p.s. this was computed with fenics installed from the package available via apt on Ubuntu 20.04

The forums didn’t allow me to upload 2 pictures so here’s the plot of the Laplacian of u0:

Note that the Laplacian of a CG 2 function is not a CG 2 function.
The gradient of a CG 2 function is in the vector DG 1 space.
The trace of this function is constant inside each cell, but not well defined between cells.

1 Like

Which element would you suggest for this type of application, in that case? I noticed that higher order CG elements result in even worse behaviour than CG 2. Naturally CG 1 has 0 laplacians everywhere.

Alternatively, is there a better/recommended way to get the cell-wise residuals?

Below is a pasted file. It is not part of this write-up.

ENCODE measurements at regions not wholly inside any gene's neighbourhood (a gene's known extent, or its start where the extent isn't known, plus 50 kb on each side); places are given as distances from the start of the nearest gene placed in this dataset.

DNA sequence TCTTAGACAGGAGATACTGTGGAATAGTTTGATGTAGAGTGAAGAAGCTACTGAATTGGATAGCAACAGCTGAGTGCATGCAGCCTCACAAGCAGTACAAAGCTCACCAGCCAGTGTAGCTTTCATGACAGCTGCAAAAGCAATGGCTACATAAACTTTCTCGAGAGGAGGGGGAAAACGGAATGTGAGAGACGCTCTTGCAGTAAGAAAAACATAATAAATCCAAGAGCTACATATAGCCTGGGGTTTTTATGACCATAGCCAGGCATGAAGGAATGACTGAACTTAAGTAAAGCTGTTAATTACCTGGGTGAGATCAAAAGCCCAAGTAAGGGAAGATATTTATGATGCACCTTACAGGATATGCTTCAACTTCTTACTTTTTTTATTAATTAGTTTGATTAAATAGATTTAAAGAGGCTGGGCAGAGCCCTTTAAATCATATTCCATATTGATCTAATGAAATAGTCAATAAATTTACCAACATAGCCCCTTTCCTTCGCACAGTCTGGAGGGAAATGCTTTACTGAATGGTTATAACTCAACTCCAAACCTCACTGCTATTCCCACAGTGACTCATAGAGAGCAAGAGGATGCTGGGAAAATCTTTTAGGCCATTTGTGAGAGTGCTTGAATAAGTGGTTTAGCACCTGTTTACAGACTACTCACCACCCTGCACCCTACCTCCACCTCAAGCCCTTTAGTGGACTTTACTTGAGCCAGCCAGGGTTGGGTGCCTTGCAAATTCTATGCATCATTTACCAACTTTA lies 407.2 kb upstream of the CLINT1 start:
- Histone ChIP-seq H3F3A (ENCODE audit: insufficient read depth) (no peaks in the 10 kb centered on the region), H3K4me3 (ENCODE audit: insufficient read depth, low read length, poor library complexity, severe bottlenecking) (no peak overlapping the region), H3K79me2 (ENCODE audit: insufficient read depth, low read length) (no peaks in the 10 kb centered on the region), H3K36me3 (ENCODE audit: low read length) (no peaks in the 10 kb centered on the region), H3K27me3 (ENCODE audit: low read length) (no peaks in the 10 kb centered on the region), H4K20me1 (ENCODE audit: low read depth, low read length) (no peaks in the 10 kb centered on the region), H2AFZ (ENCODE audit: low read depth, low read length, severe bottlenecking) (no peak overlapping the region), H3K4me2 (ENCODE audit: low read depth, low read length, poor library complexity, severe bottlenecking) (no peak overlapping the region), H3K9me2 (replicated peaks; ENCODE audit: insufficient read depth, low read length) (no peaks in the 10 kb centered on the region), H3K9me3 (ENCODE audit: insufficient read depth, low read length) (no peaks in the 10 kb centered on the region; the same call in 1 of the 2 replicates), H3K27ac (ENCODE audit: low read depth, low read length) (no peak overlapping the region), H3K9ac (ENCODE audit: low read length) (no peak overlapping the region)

I guess I would use a DG 0 space, but I am not sure why you want to visualize this. The reason for using finite elements is that you reduce continuity of the solution space.

I need the cell-wise residuals to integrate it into a reinforcement learning style control scheme as an objective for the model.

I get the following error if I use the DG 0 space for the solution variable:

ufl.log.UFLException: This integral is missing an integration domain.

Is there a way to e.g. solve the equation for u1 and u2 using CG 2 elements but then compute the laplacian using some other type of element after projecting the solutions to another function space? As a very naive solution I tried the following:

P2 = fenics.FiniteElement('DG', fenics.triangle, 0)
FuncSpace_Laplacian = fenics.FunctionSpace(mesh, element)
lFF0 = fenics.project(u[0], FuncSpace_Laplacian)
lFF0_values = fenics.project(fenics.div(fenics.grad(lFF0)), FuncSpace_Laplacian)
p = fenics.plot(lFF0_values)

which did not work unfortunately, with the following error:

Traceback (most recent call last):
File “dataset/”, line 61, in